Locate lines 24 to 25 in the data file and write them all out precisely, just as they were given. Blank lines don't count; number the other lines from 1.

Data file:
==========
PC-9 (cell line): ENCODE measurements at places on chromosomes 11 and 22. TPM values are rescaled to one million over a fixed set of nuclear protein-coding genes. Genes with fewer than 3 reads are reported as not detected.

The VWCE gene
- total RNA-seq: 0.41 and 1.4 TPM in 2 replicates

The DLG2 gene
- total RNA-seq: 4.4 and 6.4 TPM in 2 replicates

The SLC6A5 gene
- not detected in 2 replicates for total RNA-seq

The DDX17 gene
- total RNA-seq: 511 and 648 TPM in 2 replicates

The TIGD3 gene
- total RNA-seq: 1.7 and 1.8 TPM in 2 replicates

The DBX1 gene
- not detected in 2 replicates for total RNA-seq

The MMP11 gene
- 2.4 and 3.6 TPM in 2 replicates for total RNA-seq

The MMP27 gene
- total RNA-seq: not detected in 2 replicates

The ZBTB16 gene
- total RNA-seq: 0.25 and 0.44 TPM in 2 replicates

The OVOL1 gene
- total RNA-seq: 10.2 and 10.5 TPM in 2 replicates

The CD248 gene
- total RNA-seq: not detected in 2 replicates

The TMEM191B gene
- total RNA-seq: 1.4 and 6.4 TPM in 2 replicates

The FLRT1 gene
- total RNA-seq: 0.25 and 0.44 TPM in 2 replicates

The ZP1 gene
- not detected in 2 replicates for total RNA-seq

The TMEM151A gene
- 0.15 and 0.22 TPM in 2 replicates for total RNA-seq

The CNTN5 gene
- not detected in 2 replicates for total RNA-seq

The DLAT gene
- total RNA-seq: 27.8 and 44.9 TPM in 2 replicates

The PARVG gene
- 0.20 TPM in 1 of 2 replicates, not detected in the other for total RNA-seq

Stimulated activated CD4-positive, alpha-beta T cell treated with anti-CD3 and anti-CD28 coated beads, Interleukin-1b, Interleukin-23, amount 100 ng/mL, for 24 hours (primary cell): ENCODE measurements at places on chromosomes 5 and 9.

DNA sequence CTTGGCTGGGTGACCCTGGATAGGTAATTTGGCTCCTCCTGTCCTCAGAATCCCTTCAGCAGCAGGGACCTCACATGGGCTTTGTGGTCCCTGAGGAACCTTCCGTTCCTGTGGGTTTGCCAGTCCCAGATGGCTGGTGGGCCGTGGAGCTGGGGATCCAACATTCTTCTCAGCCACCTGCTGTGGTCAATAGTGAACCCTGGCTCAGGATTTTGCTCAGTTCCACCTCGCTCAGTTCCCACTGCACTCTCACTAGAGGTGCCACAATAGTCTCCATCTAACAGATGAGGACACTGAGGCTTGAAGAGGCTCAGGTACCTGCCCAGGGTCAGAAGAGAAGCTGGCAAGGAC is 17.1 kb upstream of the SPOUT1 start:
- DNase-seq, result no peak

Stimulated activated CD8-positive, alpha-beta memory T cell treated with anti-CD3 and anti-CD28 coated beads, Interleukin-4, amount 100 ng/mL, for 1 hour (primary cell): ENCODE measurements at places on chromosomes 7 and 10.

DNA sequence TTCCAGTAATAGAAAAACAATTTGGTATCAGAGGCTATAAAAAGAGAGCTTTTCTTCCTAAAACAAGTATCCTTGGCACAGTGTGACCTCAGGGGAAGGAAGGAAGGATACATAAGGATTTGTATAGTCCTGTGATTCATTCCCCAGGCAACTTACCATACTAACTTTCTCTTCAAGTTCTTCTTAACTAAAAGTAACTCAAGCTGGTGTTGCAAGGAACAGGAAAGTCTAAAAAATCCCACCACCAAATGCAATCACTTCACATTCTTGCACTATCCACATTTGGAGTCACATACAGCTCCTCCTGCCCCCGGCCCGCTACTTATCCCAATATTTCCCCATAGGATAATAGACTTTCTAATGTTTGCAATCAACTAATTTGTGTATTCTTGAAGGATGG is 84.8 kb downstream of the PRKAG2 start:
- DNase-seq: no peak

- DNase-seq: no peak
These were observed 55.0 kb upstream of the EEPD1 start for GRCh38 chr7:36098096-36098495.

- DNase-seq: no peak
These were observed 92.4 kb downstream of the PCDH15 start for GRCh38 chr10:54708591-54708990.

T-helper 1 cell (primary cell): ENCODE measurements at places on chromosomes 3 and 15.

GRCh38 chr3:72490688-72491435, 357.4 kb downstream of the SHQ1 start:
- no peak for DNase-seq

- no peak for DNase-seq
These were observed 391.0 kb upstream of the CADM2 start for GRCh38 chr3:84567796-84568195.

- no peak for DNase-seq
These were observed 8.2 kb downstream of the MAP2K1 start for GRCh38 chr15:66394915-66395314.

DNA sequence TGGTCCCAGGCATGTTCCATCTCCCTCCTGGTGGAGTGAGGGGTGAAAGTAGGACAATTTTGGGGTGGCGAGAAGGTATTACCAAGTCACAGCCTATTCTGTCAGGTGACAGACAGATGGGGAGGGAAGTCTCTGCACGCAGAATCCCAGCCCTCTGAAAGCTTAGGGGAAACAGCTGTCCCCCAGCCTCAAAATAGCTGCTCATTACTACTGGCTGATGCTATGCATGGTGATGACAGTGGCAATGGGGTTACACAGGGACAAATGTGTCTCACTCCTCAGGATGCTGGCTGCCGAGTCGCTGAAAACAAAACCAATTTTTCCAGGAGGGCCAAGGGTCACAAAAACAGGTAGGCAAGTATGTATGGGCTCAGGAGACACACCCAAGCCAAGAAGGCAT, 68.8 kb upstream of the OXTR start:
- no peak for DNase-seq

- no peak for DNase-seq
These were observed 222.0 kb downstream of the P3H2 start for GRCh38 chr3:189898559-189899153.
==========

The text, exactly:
The TMEM191B gene
- total RNA-seq: 1.4 and 6.4 TPM in 2 replicates